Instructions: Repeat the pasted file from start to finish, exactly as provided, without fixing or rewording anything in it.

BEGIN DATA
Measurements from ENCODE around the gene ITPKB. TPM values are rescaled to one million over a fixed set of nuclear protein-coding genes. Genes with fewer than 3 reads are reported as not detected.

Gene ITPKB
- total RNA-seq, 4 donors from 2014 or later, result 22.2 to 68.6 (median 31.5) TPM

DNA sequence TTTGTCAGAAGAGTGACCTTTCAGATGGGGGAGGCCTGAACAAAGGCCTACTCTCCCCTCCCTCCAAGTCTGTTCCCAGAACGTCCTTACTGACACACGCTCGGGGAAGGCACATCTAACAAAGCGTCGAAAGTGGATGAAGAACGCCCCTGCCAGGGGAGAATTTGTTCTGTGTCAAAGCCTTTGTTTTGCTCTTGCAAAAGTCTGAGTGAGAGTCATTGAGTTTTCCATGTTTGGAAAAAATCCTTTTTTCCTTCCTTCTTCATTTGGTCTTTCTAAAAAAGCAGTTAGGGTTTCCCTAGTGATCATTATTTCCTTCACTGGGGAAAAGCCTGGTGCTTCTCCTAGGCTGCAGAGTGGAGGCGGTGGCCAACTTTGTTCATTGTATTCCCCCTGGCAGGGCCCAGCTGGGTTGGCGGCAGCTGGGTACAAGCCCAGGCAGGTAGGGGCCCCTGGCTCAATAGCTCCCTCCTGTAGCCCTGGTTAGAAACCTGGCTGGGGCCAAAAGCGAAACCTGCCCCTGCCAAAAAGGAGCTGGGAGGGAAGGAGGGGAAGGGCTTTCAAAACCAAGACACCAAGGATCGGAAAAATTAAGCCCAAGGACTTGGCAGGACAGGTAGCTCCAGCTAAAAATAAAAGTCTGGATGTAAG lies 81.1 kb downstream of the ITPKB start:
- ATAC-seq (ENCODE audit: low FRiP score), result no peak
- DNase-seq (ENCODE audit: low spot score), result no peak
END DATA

Measurements from ENCODE around the gene ITPKB. TPM values are rescaled to one million over a fixed set of nuclear protein-coding genes. Genes with fewer than 3 reads are reported as not detected.

Gene ITPKB
- total RNA-seq, 4 donors from 2014 or later, result 22.2 to 68.6 (median 31.5) TPM

DNA sequence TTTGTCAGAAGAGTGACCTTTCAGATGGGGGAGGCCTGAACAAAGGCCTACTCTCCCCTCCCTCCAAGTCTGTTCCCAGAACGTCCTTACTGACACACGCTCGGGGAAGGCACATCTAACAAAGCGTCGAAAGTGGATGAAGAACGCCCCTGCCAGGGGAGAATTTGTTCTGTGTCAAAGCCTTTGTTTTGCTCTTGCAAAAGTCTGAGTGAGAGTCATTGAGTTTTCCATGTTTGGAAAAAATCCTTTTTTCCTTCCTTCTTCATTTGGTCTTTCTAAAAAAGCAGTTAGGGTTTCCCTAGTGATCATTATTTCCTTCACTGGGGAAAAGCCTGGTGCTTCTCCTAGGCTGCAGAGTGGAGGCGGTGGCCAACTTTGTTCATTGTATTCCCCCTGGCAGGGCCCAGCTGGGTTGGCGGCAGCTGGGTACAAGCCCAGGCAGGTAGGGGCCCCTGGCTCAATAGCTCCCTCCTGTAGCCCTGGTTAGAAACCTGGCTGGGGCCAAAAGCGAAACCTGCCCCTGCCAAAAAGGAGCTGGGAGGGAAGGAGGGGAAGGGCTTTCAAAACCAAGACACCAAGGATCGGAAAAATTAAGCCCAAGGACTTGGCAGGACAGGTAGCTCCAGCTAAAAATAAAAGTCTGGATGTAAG lies 81.1 kb downstream of the ITPKB start:
- ATAC-seq (ENCODE audit: low FRiP score), result no peak
- DNase-seq (ENCODE audit: low spot score), result no peak